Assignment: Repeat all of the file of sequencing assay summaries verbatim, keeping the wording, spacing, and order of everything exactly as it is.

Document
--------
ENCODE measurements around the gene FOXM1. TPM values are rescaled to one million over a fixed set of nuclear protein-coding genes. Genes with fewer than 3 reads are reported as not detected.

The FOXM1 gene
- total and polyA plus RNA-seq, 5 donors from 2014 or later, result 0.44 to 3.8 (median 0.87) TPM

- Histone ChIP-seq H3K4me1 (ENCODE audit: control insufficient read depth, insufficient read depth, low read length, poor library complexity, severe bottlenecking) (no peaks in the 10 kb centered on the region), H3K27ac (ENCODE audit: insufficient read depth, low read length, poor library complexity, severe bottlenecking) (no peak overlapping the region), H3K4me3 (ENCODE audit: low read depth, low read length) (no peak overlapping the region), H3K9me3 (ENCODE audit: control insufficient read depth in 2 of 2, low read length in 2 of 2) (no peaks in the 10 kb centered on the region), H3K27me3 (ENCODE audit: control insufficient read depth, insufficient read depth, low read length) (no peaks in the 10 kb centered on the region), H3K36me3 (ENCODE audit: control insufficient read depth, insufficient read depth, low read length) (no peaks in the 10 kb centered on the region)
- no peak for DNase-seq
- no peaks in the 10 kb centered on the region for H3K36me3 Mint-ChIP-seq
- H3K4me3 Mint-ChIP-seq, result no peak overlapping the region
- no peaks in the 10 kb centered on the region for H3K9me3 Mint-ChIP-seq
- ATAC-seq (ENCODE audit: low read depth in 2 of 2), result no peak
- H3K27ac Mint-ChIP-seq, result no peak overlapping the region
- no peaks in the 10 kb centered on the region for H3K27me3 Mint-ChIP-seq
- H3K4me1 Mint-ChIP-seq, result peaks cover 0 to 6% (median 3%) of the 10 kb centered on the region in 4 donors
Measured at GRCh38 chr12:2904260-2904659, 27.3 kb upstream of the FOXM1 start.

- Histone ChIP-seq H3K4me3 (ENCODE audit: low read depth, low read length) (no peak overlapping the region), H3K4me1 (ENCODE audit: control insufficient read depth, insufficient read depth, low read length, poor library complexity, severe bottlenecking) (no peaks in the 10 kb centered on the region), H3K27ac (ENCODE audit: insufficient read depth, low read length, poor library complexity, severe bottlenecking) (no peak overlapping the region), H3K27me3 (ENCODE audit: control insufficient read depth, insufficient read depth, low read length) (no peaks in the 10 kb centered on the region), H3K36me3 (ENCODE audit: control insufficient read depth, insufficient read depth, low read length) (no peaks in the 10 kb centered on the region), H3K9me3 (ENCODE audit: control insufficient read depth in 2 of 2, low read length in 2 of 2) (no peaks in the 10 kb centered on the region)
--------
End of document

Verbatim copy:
ENCODE measurements around the gene FOXM1. TPM values are rescaled to one million over a fixed set of nuclear protein-coding genes. Genes with fewer than 3 reads are reported as not detected.

The FOXM1 gene
- total and polyA plus RNA-seq, 5 donors from 2014 or later, result 0.44 to 3.8 (median 0.87) TPM

- Histone ChIP-seq H3K4me1 (ENCODE audit: control insufficient read depth, insufficient read depth, low read length, poor library complexity, severe bottlenecking) (no peaks in the 10 kb centered on the region), H3K27ac (ENCODE audit: insufficient read depth, low read length, poor library complexity, severe bottlenecking) (no peak overlapping the region), H3K4me3 (ENCODE audit: low read depth, low read length) (no peak overlapping the region), H3K9me3 (ENCODE audit: control insufficient read depth in 2 of 2, low read length in 2 of 2) (no peaks in the 10 kb centered on the region), H3K27me3 (ENCODE audit: control insufficient read depth, insufficient read depth, low read length) (no peaks in the 10 kb centered on the region), H3K36me3 (ENCODE audit: control insufficient read depth, insufficient read depth, low read length) (no peaks in the 10 kb centered on the region)
- no peak for DNase-seq
- no peaks in the 10 kb centered on the region for H3K36me3 Mint-ChIP-seq
- H3K4me3 Mint-ChIP-seq, result no peak overlapping the region
- no peaks in the 10 kb centered on the region for H3K9me3 Mint-ChIP-seq
- ATAC-seq (ENCODE audit: low read depth in 2 of 2), result no peak
- H3K27ac Mint-ChIP-seq, result no peak overlapping the region
- no peaks in the 10 kb centered on the region for H3K27me3 Mint-ChIP-seq
- H3K4me1 Mint-ChIP-seq, result peaks cover 0 to 6% (median 3%) of the 10 kb centered on the region in 4 donors
Measured at GRCh38 chr12:2904260-2904659, 27.3 kb upstream of the FOXM1 start.

- Histone ChIP-seq H3K4me3 (ENCODE audit: low read depth, low read length) (no peak overlapping the region), H3K4me1 (ENCODE audit: control insufficient read depth, insufficient read depth, low read length, poor library complexity, severe bottlenecking) (no peaks in the 10 kb centered on the region), H3K27ac (ENCODE audit: insufficient read depth, low read length, poor library complexity, severe bottlenecking) (no peak overlapping the region), H3K27me3 (ENCODE audit: control insufficient read depth, insufficient read depth, low read length) (no peaks in the 10 kb centered on the region), H3K36me3 (ENCODE audit: control insufficient read depth, insufficient read depth, low read length) (no peaks in the 10 kb centered on the region), H3K9me3 (ENCODE audit: control insufficient read depth in 2 of 2, low read length in 2 of 2) (no peaks in the 10 kb centered on the region)